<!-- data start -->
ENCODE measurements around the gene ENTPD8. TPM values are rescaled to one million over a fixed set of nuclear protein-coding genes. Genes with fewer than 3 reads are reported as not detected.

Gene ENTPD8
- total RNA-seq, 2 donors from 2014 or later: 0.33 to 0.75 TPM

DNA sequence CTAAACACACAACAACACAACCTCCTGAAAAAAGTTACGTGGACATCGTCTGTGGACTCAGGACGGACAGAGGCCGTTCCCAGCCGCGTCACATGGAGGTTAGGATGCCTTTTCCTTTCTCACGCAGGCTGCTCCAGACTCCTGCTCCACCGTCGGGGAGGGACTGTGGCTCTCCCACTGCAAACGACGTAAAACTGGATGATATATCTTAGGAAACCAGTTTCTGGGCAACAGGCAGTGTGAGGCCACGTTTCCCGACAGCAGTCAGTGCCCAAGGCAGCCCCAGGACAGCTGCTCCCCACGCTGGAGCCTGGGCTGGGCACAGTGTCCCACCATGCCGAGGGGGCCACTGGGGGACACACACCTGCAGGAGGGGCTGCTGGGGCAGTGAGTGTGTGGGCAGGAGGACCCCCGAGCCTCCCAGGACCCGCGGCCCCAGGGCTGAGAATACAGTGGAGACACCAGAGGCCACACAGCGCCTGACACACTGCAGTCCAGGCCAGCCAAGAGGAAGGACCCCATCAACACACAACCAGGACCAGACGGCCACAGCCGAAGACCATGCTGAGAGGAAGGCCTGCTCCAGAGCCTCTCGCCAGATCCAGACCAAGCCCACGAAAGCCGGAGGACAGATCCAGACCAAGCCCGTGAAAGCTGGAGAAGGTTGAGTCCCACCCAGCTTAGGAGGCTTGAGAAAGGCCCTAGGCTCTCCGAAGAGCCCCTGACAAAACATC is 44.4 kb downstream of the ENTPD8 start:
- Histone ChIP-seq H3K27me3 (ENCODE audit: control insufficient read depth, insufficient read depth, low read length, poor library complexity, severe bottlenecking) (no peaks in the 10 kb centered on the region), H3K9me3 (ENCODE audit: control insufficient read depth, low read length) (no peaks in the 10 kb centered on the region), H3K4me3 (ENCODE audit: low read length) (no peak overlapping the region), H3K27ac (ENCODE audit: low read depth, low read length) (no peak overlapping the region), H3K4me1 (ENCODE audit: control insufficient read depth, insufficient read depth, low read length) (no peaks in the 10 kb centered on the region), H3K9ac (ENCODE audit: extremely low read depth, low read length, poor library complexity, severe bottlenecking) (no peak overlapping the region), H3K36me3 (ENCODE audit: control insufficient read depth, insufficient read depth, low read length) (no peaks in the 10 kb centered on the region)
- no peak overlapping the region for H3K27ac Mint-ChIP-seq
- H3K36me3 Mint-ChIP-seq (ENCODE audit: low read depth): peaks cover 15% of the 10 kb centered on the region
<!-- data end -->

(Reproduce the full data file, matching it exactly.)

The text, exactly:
ENCODE measurements around the gene ENTPD8. TPM values are rescaled to one million over a fixed set of nuclear protein-coding genes. Genes with fewer than 3 reads are reported as not detected.

Gene ENTPD8
- total RNA-seq, 2 donors from 2014 or later: 0.33 to 0.75 TPM

DNA sequence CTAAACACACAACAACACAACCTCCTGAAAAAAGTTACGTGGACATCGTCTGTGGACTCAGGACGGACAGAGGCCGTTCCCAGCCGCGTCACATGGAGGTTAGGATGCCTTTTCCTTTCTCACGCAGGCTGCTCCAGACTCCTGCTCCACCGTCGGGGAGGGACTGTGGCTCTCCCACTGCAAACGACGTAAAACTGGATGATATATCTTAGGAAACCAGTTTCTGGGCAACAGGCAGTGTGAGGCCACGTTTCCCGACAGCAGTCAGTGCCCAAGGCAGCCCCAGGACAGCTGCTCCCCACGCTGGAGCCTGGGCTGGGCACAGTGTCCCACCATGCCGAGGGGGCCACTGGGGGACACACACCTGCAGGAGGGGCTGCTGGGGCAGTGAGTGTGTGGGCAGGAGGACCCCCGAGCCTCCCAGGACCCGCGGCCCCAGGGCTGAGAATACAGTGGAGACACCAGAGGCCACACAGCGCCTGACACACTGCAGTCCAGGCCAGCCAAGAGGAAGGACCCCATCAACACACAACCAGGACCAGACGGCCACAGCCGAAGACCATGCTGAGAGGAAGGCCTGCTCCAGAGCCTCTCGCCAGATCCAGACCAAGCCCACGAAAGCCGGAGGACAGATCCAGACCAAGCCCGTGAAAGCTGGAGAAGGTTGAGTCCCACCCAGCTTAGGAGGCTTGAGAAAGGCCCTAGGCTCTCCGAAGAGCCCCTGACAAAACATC is 44.4 kb downstream of the ENTPD8 start:
- Histone ChIP-seq H3K27me3 (ENCODE audit: control insufficient read depth, insufficient read depth, low read length, poor library complexity, severe bottlenecking) (no peaks in the 10 kb centered on the region), H3K9me3 (ENCODE audit: control insufficient read depth, low read length) (no peaks in the 10 kb centered on the region), H3K4me3 (ENCODE audit: low read length) (no peak overlapping the region), H3K27ac (ENCODE audit: low read depth, low read length) (no peak overlapping the region), H3K4me1 (ENCODE audit: control insufficient read depth, insufficient read depth, low read length) (no peaks in the 10 kb centered on the region), H3K9ac (ENCODE audit: extremely low read depth, low read length, poor library complexity, severe bottlenecking) (no peak overlapping the region), H3K36me3 (ENCODE audit: control insufficient read depth, insufficient read depth, low read length) (no peaks in the 10 kb centered on the region)
- no peak overlapping the region for H3K27ac Mint-ChIP-seq
- H3K36me3 Mint-ChIP-seq (ENCODE audit: low read depth): peaks cover 15% of the 10 kb centered on the region